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Tony Adams, 52; Producer for Blake Edwards' Films, Brought 'Victor/Victoria' to Broadway

October 26, 2005|Valerie J. Nelson | Times Staff Writer

Tony Adams, who was 21 when he began producing a string of movies for Blake Edwards, including six "Pink Panther" films, "10" and the screen and stage versions of "Victor/Victoria," has died. He was 52.

Adams died Saturday at Beth Israel Medical Center in New York City after suffering a stroke, said Peter Cromarty, a spokesman for the producer.

"We felt he was our second son," Edwards and his wife, Julie Andrews, said in a statement. "He was a beloved, dear, trusted and talented friend."

As a partner in Hello Entertainment, Adams had been developing and producing theatrical shows in New York City.

On "The Return of the Pink Panther" (1975), Adams served as associate producer. He produced five more installments in the "Pink Panther" series, including the final one, "Son of the Pink Panther" (1993).

Adams also worked on several films that starred Andrews, including "10" (1979), "S.O.B." (1981), "Victor/Victoria" (1982) and "The Man Who Loved Women" (1983).

In 1995, Adams was instrumental in bringing the stage version of "Victor/Victoria" to Broadway. He convinced Andrews that it was the right way for her to return to the New York stage and told Edwards it was pointless to keep paying yearly options for the stage rights if he wasn't going to use them.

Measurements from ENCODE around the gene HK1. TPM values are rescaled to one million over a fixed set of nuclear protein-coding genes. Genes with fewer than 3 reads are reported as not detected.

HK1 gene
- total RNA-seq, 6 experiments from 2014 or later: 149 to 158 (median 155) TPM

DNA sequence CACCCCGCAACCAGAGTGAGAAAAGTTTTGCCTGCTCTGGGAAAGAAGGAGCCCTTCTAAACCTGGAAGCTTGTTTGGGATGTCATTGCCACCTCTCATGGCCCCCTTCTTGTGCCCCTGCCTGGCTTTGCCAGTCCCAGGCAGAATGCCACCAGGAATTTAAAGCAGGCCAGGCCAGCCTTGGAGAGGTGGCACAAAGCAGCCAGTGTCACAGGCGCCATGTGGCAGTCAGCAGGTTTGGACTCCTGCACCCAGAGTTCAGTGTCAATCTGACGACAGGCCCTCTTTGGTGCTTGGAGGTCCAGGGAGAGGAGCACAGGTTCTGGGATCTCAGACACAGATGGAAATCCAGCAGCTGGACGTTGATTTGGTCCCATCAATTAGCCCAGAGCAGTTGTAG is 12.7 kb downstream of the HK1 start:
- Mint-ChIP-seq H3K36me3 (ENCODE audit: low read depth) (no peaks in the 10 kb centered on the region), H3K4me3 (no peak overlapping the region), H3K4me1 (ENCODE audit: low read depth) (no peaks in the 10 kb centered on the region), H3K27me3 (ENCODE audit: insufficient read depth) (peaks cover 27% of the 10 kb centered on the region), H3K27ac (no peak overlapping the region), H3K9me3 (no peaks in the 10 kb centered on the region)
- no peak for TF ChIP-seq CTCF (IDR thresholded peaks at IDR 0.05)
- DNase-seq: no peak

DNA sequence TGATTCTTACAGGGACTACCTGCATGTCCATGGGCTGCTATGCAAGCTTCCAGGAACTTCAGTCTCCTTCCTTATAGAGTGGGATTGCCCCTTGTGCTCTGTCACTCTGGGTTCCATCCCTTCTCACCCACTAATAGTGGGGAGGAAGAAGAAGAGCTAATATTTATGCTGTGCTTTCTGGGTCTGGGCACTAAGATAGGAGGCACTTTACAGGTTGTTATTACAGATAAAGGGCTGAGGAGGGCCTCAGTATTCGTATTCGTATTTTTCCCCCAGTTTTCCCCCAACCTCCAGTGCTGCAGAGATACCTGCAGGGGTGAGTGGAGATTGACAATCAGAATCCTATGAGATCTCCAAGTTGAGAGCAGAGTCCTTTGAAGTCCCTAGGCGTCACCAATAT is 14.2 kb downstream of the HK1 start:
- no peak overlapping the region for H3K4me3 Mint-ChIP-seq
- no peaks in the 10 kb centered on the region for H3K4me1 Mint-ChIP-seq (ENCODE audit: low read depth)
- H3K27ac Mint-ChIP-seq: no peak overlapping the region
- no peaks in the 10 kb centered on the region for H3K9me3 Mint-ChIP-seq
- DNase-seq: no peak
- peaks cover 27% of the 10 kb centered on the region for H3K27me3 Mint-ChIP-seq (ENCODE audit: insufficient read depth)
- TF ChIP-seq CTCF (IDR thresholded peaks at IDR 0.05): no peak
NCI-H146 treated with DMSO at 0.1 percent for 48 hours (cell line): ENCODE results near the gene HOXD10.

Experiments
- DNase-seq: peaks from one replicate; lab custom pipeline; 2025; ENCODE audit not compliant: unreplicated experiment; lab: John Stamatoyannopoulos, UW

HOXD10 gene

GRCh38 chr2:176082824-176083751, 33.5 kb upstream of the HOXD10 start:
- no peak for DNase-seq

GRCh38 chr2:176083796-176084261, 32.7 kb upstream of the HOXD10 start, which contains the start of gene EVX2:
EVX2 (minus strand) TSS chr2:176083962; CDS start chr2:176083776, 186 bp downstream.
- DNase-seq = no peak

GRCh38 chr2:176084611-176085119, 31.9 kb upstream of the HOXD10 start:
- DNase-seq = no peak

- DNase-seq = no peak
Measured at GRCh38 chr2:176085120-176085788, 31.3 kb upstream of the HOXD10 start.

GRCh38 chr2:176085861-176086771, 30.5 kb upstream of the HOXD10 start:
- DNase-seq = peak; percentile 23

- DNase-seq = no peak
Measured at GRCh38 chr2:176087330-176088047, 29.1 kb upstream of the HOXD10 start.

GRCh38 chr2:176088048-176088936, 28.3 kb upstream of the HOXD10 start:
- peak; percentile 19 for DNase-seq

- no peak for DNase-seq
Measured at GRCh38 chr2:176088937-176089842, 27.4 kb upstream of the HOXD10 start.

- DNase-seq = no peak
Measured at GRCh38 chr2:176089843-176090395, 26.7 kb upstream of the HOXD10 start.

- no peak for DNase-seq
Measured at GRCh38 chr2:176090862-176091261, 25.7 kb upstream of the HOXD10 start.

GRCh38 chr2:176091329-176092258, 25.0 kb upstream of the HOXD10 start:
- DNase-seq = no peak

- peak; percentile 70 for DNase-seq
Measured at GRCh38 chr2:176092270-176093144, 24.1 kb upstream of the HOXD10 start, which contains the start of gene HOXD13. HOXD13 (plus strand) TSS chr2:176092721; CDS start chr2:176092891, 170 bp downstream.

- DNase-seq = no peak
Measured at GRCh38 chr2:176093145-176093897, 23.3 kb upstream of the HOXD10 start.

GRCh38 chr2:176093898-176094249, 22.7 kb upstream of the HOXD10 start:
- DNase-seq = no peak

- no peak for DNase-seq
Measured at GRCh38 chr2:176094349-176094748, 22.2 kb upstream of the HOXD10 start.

"Victor/Victoria" ran for more than 700 performances. Anne Runolfsson, Adams' third wife, was Andrews' understudy.

Anthony Patrick Adams was born in Dublin, Ireland, on Feb. 15, 1953. With his eight siblings, he grew up running the family's theater in central Ireland.

His first job in the movies was tutoring the children of British director John Boorman on the set of "Deliverance" (1972).

One of the movie's stars, Burt Reynolds, gave the teenager a job on his Florida ranch and introduced him to Edwards, who brought him west to be his assistant.

Adams drove the Edwards children to school, attended Pepperdine University and soon joined the Edwards family business.

After producing some films over the years that were less than successful -- including "Sunset" (1988) and "A Fine Mess" (1986) -- he said simply: "Hits are better."

Adams' first two marriages ended in divorce.

In addition to his wife, his survivors include daughters Molly Adams of Santa Monica and Tess Adams of New York City; sons Andrew Hopewell of Malibu and Alister Adams of Toronto; four sisters and four brothers.

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